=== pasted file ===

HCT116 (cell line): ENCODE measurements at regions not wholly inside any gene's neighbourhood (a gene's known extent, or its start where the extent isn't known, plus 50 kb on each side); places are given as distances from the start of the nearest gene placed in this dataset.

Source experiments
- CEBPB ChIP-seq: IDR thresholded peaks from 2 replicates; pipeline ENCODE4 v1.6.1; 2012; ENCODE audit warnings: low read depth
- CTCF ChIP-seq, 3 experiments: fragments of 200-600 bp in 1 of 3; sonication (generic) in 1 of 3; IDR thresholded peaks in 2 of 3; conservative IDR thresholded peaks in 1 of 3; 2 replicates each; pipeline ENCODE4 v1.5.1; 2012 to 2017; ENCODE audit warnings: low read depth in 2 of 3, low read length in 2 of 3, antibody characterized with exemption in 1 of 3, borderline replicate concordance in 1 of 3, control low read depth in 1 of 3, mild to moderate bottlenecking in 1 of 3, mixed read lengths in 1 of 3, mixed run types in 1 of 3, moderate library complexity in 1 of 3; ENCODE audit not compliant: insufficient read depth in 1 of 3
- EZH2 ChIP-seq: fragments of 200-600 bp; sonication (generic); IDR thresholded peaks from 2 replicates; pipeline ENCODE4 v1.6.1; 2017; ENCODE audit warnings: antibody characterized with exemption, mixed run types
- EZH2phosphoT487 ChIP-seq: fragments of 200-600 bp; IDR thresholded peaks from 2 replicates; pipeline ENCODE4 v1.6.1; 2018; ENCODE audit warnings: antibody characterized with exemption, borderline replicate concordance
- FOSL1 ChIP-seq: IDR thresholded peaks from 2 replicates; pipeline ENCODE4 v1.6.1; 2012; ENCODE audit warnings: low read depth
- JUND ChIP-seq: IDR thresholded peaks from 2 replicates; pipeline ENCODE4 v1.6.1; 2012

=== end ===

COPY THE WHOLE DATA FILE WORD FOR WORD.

HCT116 (cell line): ENCODE measurements at regions not wholly inside any gene's neighbourhood (a gene's known extent, or its start where the extent isn't known, plus 50 kb on each side); places are given as distances from the start of the nearest gene placed in this dataset.

Source experiments
- CEBPB ChIP-seq: IDR thresholded peaks from 2 replicates; pipeline ENCODE4 v1.6.1; 2012; ENCODE audit warnings: low read depth
- CTCF ChIP-seq, 3 experiments: fragments of 200-600 bp in 1 of 3; sonication (generic) in 1 of 3; IDR thresholded peaks in 2 of 3; conservative IDR thresholded peaks in 1 of 3; 2 replicates each; pipeline ENCODE4 v1.5.1; 2012 to 2017; ENCODE audit warnings: low read depth in 2 of 3, low read length in 2 of 3, antibody characterized with exemption in 1 of 3, borderline replicate concordance in 1 of 3, control low read depth in 1 of 3, mild to moderate bottlenecking in 1 of 3, mixed read lengths in 1 of 3, mixed run types in 1 of 3, moderate library complexity in 1 of 3; ENCODE audit not compliant: insufficient read depth in 1 of 3
- EZH2 ChIP-seq: fragments of 200-600 bp; sonication (generic); IDR thresholded peaks from 2 replicates; pipeline ENCODE4 v1.6.1; 2017; ENCODE audit warnings: antibody characterized with exemption, mixed run types
- EZH2phosphoT487 ChIP-seq: fragments of 200-600 bp; IDR thresholded peaks from 2 replicates; pipeline ENCODE4 v1.6.1; 2018; ENCODE audit warnings: antibody characterized with exemption, borderline replicate concordance
- FOSL1 ChIP-seq: IDR thresholded peaks from 2 replicates; pipeline ENCODE4 v1.6.1; 2012; ENCODE audit warnings: low read depth
- JUND ChIP-seq: IDR thresholded peaks from 2 replicates; pipeline ENCODE4 v1.6.1; 2012